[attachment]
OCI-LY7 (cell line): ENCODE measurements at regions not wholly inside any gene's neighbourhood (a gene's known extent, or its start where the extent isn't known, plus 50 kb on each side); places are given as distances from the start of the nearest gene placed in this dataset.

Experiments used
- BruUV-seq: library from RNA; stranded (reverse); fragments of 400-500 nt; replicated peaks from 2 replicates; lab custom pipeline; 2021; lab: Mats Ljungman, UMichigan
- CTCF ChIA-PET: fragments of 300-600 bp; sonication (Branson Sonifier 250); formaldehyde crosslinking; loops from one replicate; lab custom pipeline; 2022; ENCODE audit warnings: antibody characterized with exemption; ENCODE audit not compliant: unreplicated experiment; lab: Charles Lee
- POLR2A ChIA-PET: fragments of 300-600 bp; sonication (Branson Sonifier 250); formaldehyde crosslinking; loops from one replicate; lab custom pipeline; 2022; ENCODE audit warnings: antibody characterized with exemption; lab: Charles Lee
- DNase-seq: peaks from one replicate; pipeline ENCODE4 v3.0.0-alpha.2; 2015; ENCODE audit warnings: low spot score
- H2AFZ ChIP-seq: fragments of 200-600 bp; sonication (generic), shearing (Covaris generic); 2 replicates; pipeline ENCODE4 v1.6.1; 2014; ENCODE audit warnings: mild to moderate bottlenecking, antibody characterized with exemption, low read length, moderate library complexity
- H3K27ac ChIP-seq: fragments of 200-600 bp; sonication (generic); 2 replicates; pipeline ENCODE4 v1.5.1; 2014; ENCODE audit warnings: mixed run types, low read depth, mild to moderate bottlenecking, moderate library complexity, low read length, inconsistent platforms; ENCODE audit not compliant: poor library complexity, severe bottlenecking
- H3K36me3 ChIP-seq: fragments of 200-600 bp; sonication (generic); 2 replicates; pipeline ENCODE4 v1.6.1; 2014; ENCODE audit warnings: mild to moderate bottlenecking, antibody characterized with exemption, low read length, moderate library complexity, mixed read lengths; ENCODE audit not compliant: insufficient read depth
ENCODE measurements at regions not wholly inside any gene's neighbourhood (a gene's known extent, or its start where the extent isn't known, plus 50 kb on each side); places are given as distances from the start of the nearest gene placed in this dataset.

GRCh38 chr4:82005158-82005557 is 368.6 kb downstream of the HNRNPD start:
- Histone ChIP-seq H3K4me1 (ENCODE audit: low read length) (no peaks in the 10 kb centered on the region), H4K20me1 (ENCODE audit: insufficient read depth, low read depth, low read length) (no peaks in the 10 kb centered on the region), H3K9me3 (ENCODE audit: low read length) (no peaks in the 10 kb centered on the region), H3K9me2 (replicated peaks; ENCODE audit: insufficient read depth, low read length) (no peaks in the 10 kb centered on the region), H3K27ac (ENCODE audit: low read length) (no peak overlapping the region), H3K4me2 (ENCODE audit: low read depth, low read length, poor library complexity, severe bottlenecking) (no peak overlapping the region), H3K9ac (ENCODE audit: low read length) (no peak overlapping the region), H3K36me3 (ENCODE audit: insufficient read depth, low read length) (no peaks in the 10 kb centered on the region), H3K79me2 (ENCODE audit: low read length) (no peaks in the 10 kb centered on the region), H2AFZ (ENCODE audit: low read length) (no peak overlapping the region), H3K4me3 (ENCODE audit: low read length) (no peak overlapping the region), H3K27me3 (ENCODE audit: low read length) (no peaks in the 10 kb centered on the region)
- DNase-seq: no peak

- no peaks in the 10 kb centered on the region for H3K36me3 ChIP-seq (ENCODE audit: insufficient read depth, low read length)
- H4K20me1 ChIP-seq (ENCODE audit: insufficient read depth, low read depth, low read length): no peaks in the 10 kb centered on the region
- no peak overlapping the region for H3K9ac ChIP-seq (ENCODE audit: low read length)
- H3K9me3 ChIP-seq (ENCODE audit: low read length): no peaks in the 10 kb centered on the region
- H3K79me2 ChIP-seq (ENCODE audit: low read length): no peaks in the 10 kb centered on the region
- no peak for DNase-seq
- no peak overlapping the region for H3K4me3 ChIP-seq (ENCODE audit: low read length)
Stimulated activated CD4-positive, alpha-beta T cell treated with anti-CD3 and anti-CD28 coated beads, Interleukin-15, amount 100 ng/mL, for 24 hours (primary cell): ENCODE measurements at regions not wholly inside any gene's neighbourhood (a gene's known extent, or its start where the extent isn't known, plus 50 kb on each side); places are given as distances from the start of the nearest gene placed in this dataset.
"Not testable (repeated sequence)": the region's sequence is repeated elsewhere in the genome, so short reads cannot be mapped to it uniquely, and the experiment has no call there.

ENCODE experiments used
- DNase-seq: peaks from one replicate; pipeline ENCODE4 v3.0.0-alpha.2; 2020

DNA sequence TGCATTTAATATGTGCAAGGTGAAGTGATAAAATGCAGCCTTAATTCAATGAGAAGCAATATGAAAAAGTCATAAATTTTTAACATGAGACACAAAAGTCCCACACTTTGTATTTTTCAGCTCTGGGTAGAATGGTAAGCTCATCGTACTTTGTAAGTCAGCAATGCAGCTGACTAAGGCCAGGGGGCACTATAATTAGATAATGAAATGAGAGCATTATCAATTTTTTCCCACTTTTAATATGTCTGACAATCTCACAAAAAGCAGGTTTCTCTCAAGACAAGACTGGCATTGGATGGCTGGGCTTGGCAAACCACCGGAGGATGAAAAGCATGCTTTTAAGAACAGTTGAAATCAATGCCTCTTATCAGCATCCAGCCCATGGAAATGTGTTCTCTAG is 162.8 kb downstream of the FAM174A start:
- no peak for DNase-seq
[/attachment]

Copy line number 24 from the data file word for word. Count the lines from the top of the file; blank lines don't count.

- DNase-seq: peaks from one replicate; pipeline ENCODE4 v3.0.0-alpha.2; 2020